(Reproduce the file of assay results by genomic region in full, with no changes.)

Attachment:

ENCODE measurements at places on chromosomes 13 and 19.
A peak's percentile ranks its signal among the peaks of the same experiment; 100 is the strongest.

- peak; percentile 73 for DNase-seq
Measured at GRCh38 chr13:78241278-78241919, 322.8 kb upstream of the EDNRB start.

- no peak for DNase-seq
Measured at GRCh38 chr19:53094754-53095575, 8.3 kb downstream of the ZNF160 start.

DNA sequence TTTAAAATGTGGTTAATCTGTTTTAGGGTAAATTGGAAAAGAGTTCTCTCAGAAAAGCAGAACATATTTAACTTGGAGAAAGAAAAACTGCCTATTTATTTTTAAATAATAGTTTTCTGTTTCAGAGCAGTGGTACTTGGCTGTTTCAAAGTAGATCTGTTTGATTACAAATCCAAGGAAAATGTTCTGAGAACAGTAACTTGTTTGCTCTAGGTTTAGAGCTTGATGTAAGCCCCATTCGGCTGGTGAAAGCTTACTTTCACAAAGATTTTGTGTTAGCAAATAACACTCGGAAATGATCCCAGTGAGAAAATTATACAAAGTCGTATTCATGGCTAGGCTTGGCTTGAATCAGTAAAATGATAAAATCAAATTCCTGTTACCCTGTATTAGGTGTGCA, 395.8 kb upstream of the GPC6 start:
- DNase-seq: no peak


ENCODE measurements at places on chromosomes 13 and 19.
A peak's percentile ranks its signal among the peaks of the same experiment; 100 is the strongest.

- peak; percentile 73 for DNase-seq
Measured at GRCh38 chr13:78241278-78241919, 322.8 kb upstream of the EDNRB start.

- no peak for DNase-seq
Measured at GRCh38 chr19:53094754-53095575, 8.3 kb downstream of the ZNF160 start.

DNA sequence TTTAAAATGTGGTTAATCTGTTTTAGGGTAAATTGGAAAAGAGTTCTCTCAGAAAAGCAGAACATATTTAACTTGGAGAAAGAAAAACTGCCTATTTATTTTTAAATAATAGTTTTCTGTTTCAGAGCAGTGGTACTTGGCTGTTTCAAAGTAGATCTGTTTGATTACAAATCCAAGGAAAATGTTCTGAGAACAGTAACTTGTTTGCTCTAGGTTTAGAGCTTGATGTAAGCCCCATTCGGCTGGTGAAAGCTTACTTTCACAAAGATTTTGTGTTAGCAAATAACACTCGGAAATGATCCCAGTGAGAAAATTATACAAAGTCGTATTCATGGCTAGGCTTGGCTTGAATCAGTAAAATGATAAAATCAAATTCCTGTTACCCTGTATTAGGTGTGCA, 395.8 kb upstream of the GPC6 start:
- DNase-seq: no peak